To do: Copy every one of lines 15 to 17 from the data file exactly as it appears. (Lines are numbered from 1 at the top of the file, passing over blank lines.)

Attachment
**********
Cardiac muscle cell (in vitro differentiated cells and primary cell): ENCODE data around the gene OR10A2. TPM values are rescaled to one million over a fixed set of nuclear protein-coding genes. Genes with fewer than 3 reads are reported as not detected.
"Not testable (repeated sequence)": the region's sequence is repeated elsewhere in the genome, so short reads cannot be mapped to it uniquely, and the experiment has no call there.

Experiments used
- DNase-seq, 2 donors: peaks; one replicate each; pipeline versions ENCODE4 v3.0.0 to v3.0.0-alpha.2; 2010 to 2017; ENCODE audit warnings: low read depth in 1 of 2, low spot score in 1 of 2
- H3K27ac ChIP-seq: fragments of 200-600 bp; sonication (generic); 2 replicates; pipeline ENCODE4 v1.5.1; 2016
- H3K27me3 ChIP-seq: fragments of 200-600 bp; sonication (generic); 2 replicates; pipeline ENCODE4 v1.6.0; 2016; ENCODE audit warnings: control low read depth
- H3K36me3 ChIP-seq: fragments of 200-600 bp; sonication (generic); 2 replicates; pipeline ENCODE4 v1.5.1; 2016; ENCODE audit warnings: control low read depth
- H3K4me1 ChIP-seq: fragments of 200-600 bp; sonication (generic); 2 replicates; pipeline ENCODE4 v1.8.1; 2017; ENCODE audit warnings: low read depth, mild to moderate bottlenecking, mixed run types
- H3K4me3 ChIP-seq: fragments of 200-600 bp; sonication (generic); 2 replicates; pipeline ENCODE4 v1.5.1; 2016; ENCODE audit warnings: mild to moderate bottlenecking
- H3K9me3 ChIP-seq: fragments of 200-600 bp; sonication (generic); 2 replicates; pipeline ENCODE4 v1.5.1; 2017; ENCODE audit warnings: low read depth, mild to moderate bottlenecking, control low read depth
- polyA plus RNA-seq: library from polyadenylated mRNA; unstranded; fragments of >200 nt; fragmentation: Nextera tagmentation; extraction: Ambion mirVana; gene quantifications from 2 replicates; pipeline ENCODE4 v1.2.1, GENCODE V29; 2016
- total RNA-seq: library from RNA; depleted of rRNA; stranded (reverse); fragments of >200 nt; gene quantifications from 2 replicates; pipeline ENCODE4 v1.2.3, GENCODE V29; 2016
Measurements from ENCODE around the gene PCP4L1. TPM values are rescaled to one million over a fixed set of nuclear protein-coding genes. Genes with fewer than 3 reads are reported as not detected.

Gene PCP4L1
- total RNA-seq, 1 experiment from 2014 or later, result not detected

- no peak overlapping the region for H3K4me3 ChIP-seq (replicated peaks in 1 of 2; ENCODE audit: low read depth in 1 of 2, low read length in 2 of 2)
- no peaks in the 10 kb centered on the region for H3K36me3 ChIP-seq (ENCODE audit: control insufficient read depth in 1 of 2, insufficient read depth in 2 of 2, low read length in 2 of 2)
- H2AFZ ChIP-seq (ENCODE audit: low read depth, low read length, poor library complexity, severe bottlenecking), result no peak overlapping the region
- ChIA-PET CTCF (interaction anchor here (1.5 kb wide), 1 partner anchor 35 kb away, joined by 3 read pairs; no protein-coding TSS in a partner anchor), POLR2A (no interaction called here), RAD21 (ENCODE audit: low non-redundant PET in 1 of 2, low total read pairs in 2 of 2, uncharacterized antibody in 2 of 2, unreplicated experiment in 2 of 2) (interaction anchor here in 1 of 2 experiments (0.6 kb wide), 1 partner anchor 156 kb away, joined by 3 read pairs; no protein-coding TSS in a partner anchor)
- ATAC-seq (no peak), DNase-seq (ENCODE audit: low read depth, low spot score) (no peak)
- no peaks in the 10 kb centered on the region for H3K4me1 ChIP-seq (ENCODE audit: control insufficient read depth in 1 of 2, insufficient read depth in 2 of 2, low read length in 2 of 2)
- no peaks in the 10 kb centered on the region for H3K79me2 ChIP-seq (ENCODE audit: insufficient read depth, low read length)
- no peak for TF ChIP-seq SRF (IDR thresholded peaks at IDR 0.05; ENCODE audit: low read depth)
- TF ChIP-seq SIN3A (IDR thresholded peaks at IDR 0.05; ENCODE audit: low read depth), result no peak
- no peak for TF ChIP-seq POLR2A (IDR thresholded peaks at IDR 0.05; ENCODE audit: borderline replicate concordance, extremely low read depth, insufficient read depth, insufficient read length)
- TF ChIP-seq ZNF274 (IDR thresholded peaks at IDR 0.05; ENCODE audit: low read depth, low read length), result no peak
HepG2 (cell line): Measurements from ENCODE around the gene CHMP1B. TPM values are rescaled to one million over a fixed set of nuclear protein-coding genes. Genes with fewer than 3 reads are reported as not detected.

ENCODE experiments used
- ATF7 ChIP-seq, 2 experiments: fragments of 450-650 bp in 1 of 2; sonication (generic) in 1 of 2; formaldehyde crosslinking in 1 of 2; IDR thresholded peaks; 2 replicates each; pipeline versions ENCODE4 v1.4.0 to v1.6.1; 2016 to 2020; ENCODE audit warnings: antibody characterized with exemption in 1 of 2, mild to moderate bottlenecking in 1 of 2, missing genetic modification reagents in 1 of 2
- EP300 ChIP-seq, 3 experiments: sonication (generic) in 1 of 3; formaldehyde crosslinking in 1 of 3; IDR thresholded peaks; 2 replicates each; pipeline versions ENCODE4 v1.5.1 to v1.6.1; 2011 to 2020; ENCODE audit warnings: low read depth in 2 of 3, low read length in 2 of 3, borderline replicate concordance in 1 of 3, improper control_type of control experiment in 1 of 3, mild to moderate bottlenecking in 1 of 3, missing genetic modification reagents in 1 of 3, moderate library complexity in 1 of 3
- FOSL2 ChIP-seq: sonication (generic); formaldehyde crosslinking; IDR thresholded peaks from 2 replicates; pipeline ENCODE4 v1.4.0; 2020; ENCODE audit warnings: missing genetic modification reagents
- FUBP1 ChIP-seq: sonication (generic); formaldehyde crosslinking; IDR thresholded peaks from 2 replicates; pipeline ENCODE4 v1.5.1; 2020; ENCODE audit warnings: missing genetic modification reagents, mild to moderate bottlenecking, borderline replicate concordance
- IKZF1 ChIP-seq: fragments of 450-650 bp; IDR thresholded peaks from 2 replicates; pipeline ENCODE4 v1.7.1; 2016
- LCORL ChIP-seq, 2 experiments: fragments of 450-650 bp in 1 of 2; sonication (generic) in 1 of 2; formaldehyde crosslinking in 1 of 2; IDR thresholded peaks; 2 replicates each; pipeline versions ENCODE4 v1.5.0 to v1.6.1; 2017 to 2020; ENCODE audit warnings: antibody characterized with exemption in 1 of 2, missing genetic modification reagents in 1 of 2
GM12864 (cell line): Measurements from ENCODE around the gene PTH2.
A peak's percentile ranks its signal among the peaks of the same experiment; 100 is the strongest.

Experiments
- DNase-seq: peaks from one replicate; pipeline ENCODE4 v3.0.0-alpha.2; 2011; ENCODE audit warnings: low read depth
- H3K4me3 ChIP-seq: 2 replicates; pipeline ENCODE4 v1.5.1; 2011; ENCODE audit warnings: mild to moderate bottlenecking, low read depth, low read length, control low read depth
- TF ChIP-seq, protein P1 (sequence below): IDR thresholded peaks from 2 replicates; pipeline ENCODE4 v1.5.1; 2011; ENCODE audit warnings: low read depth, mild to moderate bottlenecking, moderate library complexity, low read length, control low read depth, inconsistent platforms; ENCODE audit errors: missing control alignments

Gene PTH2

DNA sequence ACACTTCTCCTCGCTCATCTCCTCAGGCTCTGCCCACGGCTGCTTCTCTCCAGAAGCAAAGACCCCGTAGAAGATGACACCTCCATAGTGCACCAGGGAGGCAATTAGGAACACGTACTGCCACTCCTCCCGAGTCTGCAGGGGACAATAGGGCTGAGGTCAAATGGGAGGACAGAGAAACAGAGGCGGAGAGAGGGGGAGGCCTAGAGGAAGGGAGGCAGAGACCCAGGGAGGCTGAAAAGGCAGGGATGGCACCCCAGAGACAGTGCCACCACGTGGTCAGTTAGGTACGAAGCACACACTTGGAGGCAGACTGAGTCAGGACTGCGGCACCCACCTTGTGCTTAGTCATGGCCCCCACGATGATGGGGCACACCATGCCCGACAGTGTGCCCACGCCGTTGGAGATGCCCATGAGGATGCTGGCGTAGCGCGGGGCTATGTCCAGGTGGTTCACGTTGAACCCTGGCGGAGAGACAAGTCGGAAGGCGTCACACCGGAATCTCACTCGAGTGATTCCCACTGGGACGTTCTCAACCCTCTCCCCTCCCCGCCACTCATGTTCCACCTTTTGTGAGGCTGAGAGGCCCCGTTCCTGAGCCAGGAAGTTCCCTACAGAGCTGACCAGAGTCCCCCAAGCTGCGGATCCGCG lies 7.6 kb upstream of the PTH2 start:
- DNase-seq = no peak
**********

- total RNA-seq, 1 experiment from 2014 or later, result not detected

- no peak overlapping the region for H3K4me3 ChIP-seq (replicated peaks in 1 of 2; ENCODE audit: low read depth in 1 of 2, low read length in 2 of 2)
- no peaks in the 10 kb centered on the region for H3K36me3 ChIP-seq (ENCODE audit: control insufficient read depth in 1 of 2, insufficient read depth in 2 of 2, low read length in 2 of 2)